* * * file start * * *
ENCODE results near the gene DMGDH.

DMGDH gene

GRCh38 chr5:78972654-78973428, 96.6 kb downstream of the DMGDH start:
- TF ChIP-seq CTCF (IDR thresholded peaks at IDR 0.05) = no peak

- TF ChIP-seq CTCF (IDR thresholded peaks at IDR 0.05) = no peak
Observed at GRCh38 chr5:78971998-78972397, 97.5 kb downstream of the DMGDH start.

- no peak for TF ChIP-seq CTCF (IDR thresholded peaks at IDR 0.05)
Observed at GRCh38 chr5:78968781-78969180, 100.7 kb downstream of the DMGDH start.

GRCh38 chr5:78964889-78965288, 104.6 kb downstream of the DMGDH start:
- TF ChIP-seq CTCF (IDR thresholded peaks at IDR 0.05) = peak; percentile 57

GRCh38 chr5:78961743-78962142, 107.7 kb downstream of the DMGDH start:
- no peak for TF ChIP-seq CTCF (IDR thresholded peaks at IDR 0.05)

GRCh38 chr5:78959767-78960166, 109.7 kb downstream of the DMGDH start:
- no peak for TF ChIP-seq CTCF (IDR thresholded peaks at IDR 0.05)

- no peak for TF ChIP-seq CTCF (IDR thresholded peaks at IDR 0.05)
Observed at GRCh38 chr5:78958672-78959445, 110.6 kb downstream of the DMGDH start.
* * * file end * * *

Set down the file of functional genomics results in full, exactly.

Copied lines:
ENCODE results near the gene DMGDH.

DMGDH gene

GRCh38 chr5:78972654-78973428, 96.6 kb downstream of the DMGDH start:
- TF ChIP-seq CTCF (IDR thresholded peaks at IDR 0.05) = no peak

- TF ChIP-seq CTCF (IDR thresholded peaks at IDR 0.05) = no peak
Observed at GRCh38 chr5:78971998-78972397, 97.5 kb downstream of the DMGDH start.

- no peak for TF ChIP-seq CTCF (IDR thresholded peaks at IDR 0.05)
Observed at GRCh38 chr5:78968781-78969180, 100.7 kb downstream of the DMGDH start.

GRCh38 chr5:78964889-78965288, 104.6 kb downstream of the DMGDH start:
- TF ChIP-seq CTCF (IDR thresholded peaks at IDR 0.05) = peak; percentile 57

GRCh38 chr5:78961743-78962142, 107.7 kb downstream of the DMGDH start:
- no peak for TF ChIP-seq CTCF (IDR thresholded peaks at IDR 0.05)

GRCh38 chr5:78959767-78960166, 109.7 kb downstream of the DMGDH start:
- no peak for TF ChIP-seq CTCF (IDR thresholded peaks at IDR 0.05)

- no peak for TF ChIP-seq CTCF (IDR thresholded peaks at IDR 0.05)
Observed at GRCh38 chr5:78958672-78959445, 110.6 kb downstream of the DMGDH start.